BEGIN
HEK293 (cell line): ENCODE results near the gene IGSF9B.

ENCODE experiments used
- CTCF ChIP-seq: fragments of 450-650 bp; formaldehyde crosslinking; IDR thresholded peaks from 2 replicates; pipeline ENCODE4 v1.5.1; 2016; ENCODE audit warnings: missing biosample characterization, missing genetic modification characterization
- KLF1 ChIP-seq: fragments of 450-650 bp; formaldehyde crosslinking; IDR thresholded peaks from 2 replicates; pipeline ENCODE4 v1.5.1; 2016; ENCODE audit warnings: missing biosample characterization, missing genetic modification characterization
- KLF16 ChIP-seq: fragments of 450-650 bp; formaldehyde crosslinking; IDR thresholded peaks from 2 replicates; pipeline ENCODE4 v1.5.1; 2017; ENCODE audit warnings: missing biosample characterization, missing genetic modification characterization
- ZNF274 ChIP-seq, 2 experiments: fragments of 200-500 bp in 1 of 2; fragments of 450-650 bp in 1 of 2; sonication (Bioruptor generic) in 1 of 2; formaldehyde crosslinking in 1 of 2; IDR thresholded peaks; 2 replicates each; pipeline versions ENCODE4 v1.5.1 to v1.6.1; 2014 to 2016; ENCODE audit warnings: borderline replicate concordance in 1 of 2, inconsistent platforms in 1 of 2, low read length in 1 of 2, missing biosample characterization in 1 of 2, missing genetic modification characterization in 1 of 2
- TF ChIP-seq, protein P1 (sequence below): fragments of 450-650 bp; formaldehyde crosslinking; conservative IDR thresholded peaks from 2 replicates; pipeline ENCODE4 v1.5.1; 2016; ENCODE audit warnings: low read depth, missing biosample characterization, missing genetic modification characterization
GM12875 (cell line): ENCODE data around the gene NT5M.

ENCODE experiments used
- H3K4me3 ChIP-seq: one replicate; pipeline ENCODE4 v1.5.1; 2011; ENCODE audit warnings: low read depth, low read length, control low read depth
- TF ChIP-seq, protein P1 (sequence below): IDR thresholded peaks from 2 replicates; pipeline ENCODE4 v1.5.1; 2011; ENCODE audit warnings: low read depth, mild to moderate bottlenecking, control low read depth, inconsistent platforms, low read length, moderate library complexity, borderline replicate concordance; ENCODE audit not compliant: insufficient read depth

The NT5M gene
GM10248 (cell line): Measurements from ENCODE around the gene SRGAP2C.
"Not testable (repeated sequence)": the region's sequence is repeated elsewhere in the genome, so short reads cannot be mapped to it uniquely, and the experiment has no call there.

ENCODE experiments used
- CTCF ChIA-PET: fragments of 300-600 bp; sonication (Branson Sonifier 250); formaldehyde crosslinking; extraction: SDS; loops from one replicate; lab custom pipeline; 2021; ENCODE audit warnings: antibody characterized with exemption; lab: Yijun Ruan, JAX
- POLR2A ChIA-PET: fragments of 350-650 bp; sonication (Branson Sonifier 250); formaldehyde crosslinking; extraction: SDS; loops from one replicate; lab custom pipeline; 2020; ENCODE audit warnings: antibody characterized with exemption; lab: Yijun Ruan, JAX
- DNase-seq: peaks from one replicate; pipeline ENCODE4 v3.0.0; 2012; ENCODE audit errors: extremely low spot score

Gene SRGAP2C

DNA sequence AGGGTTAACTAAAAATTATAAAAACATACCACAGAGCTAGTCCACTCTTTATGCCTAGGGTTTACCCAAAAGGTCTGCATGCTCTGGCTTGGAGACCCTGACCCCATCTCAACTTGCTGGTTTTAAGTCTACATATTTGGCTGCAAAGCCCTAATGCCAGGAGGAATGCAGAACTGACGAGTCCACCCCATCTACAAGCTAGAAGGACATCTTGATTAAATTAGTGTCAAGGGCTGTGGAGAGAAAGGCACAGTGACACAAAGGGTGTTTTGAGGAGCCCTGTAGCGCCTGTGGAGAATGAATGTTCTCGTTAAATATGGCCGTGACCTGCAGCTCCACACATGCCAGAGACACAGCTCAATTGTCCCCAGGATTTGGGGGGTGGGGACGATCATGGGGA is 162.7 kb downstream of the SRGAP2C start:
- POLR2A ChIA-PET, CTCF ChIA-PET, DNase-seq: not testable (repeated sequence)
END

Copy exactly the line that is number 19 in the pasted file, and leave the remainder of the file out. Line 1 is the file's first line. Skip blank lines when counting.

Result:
Gene SRGAP2C